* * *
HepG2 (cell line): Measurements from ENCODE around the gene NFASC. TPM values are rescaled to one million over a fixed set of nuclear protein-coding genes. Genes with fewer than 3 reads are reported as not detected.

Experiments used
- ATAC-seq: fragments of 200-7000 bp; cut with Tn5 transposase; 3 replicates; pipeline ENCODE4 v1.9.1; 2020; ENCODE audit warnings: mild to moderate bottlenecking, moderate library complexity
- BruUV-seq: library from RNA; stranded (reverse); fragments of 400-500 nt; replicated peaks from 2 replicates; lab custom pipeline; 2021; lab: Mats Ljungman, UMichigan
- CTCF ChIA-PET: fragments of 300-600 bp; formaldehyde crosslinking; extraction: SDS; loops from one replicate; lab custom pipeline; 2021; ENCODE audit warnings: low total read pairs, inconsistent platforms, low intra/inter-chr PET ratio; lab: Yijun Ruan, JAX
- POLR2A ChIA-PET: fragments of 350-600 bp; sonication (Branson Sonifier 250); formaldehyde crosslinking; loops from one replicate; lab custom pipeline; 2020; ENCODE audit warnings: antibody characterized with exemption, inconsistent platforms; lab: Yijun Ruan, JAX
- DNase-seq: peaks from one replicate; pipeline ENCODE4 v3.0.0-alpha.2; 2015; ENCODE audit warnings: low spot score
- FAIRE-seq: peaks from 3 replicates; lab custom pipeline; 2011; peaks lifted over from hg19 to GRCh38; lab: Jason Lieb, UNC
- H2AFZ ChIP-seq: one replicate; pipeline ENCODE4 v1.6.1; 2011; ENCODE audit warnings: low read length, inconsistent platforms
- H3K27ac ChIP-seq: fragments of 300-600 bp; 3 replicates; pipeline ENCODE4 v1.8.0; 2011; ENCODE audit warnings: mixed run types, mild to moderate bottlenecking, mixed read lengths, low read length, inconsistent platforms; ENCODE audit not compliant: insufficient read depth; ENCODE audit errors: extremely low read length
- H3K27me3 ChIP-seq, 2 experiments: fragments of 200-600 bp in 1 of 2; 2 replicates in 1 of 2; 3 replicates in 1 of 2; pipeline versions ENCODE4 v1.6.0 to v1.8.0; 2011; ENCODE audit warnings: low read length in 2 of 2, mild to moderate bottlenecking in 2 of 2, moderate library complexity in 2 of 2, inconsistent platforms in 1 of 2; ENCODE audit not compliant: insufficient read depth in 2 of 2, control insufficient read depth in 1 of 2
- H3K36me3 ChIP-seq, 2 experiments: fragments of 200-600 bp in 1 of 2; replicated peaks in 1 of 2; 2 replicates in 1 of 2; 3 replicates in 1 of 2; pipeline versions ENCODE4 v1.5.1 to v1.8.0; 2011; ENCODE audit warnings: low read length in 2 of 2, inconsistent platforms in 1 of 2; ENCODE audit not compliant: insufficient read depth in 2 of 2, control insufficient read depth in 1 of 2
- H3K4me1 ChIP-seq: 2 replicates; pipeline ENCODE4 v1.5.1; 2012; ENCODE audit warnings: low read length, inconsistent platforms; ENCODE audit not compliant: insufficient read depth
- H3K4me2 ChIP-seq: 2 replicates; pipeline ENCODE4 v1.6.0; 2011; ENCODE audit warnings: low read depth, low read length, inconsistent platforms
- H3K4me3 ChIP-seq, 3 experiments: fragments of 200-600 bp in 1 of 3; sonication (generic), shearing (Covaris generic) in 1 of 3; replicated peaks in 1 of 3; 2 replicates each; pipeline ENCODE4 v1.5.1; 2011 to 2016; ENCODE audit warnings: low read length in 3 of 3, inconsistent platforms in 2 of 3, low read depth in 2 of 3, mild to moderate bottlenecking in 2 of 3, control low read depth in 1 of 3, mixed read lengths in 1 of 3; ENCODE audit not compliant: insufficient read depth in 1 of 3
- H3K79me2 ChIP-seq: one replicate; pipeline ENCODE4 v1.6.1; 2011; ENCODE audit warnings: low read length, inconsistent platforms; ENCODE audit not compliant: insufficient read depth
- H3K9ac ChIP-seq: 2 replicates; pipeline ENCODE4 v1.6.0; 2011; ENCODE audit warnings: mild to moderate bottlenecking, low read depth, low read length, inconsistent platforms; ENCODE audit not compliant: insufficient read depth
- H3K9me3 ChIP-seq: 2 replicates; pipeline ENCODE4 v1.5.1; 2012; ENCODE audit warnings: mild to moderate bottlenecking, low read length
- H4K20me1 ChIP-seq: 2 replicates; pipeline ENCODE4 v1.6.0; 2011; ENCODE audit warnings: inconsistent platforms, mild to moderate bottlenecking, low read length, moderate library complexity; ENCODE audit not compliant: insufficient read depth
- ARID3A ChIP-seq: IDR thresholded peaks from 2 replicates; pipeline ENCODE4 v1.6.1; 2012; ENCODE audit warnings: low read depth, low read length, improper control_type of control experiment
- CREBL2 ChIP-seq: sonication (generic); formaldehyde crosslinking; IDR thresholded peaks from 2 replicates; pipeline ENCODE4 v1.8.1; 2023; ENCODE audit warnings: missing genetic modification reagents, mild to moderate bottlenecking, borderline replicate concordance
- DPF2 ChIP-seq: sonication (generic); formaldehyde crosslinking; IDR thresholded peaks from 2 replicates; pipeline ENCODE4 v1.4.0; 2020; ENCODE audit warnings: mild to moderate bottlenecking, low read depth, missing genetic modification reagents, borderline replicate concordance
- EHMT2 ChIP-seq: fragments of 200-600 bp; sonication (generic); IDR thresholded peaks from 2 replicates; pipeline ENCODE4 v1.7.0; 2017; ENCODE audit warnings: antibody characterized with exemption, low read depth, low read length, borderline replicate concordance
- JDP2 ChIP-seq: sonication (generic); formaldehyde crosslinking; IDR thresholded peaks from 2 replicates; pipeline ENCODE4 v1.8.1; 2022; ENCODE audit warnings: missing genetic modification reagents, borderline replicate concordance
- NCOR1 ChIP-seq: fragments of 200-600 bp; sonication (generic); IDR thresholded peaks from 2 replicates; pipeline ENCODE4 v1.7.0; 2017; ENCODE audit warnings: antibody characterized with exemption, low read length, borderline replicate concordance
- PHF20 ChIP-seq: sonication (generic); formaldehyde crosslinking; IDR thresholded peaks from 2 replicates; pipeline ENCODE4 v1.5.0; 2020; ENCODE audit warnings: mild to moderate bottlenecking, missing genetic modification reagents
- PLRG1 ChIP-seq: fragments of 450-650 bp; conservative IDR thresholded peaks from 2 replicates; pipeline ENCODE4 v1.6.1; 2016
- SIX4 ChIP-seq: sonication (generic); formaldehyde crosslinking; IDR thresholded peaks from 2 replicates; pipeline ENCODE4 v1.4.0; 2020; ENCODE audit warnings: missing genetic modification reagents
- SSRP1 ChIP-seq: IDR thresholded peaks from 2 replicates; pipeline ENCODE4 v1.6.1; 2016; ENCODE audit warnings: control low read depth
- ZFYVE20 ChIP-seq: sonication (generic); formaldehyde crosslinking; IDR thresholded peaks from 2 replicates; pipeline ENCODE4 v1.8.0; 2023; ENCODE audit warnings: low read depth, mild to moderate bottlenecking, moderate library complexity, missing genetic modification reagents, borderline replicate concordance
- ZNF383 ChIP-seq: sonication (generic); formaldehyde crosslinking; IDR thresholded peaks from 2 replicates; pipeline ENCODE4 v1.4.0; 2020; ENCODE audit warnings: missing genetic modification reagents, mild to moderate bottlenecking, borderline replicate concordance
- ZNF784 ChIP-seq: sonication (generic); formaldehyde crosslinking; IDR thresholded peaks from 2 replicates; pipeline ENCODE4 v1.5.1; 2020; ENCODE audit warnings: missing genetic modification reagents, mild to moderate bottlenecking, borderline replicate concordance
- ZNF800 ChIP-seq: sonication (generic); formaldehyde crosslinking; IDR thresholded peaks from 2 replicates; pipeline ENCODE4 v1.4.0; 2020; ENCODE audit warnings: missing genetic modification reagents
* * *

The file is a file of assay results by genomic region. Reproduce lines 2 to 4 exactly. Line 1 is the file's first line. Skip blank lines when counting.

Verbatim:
Experiments used
- ATAC-seq: fragments of 200-7000 bp; cut with Tn5 transposase; 3 replicates; pipeline ENCODE4 v1.9.1; 2020; ENCODE audit warnings: mild to moderate bottlenecking, moderate library complexity
- BruUV-seq: library from RNA; stranded (reverse); fragments of 400-500 nt; replicated peaks from 2 replicates; lab custom pipeline; 2021; lab: Mats Ljungman, UMichigan